About this event
January 21st- Artist Conversation with Nyugen E. Smith and Jeffereson Pinder
Performance will be followed by an artist talk with Nyugen E Smith and Jefferson Pinder, an African-American interdisciplinary artist known for his work that provokes commentary about race and struggle. Nyugen E Smith is an SAIC alum and Jefferson Pinder is part of the faculty at SAIC, facilitated by CulturalDC’s Executive Director and Curator, Kristi Maiselman.
Location: CulturalDC’s Source Theatre, 1835 14th St NW, Washington, D.C.
Doors open at 7 PM
Free and open to the public, donation of $25 for a reserved seat
This performance created for the stage, is adapted from a portion of my original short story titled, While You Sleep. The story was inspired by a statement from Barbadian poet, Kamau Brathwaite who spoke of the need for a ritual to keep the souls of the millions of enslaved Africans who perished during the transatlantic journey from coming back to haunt us. Within this story and performance, Jouvay is positioned as the annual seance which keeps this haunting at bay.
The story takes place during Carnival season somewhere in the Caribbean. The main character, Ele, a young poet, has surreal nightmares every year during this season. The closer it gets to Jouvay (J’ouvert), or the unofficial start of Carnival, which takes place on the Monday before Ash Wednesday, the spirit of the ancestors in the dreams become less troubled. Though each dream is full of symbols and meanings that are somewhat recognizable, Ele seeks insight from elders in the community to find meaning of their dreams, land’s history, and themselves. created during Nyugen’s stay in Washington, DC.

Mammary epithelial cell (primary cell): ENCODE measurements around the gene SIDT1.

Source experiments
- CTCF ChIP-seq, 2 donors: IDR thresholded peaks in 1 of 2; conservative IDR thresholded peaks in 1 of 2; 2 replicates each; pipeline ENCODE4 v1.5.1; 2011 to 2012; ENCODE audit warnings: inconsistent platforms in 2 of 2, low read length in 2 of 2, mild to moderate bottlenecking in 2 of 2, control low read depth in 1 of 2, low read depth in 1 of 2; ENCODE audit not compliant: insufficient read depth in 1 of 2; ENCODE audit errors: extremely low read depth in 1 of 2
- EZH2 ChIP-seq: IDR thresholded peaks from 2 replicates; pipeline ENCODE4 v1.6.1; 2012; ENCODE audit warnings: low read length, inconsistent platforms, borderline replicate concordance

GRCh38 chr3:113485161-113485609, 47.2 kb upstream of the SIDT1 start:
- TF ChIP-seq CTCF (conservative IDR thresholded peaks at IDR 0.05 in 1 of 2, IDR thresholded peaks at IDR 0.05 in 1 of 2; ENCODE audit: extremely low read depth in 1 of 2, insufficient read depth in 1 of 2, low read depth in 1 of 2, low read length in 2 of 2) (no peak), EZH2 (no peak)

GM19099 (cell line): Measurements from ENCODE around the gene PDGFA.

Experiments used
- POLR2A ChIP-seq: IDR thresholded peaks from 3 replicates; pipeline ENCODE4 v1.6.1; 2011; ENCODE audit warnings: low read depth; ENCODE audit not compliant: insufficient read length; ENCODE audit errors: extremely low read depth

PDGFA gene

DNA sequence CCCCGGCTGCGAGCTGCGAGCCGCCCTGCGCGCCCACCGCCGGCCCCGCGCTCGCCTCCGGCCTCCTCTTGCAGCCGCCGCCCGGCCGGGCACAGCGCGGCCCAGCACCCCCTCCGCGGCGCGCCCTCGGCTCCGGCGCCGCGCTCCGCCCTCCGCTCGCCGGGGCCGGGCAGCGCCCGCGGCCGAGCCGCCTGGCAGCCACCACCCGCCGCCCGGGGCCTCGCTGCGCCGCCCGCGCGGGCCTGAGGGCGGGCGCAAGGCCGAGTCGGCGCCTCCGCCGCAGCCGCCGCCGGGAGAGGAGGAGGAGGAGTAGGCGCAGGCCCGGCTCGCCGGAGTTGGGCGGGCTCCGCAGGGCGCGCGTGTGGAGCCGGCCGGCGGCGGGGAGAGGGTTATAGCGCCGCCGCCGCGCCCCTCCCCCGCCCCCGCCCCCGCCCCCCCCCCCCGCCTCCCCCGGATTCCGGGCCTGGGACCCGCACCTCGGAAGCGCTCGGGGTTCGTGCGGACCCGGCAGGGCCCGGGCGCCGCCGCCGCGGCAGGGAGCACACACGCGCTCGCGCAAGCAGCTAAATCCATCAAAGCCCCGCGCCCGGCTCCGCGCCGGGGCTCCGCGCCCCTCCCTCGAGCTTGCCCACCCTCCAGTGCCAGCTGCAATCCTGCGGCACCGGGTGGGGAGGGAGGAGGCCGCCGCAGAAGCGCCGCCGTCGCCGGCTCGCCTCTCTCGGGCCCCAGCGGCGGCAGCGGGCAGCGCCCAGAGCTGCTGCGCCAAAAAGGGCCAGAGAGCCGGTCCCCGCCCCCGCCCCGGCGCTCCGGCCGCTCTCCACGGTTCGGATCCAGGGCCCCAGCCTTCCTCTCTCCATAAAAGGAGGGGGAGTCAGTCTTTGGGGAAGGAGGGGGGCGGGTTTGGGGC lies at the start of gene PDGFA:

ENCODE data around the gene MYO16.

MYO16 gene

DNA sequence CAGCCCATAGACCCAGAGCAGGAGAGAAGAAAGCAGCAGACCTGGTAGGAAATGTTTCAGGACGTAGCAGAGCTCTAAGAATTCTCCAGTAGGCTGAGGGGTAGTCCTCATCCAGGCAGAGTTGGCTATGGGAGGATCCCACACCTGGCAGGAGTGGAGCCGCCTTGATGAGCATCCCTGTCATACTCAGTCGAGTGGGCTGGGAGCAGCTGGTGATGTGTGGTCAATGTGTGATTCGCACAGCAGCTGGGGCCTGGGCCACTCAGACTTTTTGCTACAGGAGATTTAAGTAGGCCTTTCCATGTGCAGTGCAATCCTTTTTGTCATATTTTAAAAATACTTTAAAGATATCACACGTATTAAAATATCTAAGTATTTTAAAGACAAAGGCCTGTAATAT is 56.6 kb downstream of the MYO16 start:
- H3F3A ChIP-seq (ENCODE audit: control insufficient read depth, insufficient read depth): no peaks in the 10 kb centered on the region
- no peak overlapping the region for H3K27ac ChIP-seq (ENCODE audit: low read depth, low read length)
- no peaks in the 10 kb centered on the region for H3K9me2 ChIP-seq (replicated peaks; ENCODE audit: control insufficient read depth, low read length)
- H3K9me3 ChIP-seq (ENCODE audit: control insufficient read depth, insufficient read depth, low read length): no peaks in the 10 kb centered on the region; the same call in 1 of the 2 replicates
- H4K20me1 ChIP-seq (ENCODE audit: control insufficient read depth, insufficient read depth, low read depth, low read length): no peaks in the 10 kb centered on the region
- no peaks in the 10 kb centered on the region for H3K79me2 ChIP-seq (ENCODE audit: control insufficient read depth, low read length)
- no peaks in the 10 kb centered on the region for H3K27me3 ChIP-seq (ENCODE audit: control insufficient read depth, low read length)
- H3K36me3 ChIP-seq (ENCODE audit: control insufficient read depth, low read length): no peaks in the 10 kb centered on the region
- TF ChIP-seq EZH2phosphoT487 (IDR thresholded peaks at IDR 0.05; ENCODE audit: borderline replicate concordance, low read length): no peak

Nyugen E. Smith is a Caribbean-American interdisciplinary artist based in Jersey City, NJ. Through performance, found object sculpture, mixed media drawing, painting, video, photo, and writing, Smith deepens his knowledge of the historical and present-day conditions of Black African descendants in the diaspora. Trauma, spiritual practices, language, violence, memory, architecture, landscape, and climate change are primary concerns in his practice.
She has performed at the Venice Biennale, Art Basel Miami, ChaleWote (Ghana), El Museo del Barrio, Fendika (Ethiopia), FIAP (Martinique), Queens Museum, the Smithsonian’s and more. Her light monuments memorializing Black womxn exhibited at the August Wilson Center and National Gallery of Art. In 2019 she was on the front cover of the Washington City Paper’s People Issue. She recently curated a group show with Washington Project for the Arts in DC titled Black Women as/and the Living Archive and is publishing an exhibition book.